A Section 23 teacher will see anywhere from six to 10 children per class where a regular classroom averages about 23 students.

While most of the academic struggles of those enrolled in the program could be addressed in a mainstream classroom through resource and special education programs, said Reid, the program offers individual treatment and care based on a student’s specific situation. That’s why Section 23 teachers must have special education qualifications and two years experience working with special needs students prior to applying to the program.

The pregnant teens and young mothers who Vesna Filiplic teaches at Rosalie Hall, a Scarborough pregnancy support centre, are the type of students facing non-academic challenges in life which ultimately affect their grades.

“Many of them had challenges in some aspects of their lives, many of them have had challenges academically and when you are sitting with them and working on math for example, and they finally get it, then that is very rewarding,” said Filiplic. “Working in a section program allows you to teach students in a highly supported environment. It’s really the model of how the education system should be run in that it tends to the needs of these students.”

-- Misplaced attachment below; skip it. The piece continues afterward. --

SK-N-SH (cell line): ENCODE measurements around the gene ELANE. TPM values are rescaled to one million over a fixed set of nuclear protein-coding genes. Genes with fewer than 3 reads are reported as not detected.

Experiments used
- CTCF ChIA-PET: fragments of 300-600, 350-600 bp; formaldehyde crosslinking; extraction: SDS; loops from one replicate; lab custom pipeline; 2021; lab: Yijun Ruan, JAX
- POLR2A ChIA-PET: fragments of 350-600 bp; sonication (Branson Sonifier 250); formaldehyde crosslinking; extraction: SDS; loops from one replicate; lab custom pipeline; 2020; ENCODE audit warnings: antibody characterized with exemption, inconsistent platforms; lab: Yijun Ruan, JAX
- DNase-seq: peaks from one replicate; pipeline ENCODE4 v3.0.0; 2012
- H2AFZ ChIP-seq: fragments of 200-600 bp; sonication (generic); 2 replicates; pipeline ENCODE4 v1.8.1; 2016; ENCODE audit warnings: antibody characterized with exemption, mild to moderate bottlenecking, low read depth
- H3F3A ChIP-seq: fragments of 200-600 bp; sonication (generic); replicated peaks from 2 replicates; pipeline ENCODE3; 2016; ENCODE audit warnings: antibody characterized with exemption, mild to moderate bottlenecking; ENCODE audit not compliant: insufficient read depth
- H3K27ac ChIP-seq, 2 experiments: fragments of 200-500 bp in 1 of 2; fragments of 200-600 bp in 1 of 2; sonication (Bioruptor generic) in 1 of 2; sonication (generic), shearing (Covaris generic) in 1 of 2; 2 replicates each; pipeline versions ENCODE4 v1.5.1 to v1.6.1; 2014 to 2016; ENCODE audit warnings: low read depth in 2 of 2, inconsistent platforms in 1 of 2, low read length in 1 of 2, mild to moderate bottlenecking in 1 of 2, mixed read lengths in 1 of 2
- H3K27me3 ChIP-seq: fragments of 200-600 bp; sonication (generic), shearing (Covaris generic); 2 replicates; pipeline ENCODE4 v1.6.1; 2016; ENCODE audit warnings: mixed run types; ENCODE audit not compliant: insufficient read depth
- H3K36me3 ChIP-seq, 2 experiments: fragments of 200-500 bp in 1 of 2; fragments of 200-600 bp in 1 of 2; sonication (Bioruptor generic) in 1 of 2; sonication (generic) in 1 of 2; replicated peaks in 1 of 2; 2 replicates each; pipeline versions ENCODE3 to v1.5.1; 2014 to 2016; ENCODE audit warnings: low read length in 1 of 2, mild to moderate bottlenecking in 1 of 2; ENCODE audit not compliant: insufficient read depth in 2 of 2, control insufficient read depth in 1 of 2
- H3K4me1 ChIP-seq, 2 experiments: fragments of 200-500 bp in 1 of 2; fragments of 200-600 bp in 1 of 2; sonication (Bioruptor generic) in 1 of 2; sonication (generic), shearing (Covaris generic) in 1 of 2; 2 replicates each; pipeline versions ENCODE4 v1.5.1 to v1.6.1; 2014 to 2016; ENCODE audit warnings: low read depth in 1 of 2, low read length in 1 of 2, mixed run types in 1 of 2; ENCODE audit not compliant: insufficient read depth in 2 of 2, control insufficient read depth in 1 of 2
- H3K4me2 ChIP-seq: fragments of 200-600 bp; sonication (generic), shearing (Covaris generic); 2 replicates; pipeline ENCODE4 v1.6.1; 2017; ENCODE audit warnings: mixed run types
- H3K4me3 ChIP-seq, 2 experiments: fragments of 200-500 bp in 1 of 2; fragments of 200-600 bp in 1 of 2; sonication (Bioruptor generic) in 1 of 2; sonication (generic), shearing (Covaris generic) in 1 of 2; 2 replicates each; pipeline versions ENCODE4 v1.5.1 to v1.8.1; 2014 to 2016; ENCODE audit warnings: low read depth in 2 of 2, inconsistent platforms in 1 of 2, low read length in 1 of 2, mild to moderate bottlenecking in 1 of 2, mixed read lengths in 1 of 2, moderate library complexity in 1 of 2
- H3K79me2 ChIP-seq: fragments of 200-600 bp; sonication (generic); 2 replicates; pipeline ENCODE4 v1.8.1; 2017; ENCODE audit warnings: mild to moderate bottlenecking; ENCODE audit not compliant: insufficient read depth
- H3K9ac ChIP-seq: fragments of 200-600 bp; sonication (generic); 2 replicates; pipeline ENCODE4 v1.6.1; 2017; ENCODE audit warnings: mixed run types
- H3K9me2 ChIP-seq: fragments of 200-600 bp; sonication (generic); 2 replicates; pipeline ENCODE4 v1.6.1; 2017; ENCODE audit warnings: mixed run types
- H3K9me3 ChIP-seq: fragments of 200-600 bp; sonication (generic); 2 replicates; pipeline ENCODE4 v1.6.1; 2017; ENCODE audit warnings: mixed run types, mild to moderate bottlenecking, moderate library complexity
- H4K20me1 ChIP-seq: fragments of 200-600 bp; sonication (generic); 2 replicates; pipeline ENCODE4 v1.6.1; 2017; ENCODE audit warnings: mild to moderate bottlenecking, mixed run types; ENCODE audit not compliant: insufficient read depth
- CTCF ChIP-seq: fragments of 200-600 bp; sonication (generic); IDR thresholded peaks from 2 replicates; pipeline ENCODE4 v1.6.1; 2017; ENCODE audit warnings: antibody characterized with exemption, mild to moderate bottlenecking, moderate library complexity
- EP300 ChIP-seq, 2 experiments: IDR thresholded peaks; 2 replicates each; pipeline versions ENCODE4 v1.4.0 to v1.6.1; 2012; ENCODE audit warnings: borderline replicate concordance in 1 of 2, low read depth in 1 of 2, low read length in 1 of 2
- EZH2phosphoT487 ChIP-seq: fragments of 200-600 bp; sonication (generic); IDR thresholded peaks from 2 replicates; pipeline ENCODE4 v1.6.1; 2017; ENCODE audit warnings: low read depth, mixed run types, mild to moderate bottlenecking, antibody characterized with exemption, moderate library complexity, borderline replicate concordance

But there are limitations to this model for Filiplic and two other teachers at Rosalie Hall. Course variety is inferior to that in a mainstream school. And while the student/teacher ratio may on the surface seem less challenging, teachers must teach in a way customized to each student’s needs and abilities.

“You may be teaching multi-grades, multi-levels (and) multi-subjects with a number of different students,” she said.